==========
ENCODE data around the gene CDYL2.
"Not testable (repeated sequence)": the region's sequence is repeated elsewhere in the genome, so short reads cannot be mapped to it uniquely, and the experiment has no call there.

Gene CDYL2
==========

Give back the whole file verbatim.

ENCODE data around the gene CDYL2.
"Not testable (repeated sequence)": the region's sequence is repeated elsewhere in the genome, so short reads cannot be mapped to it uniquely, and the experiment has no call there.

Gene CDYL2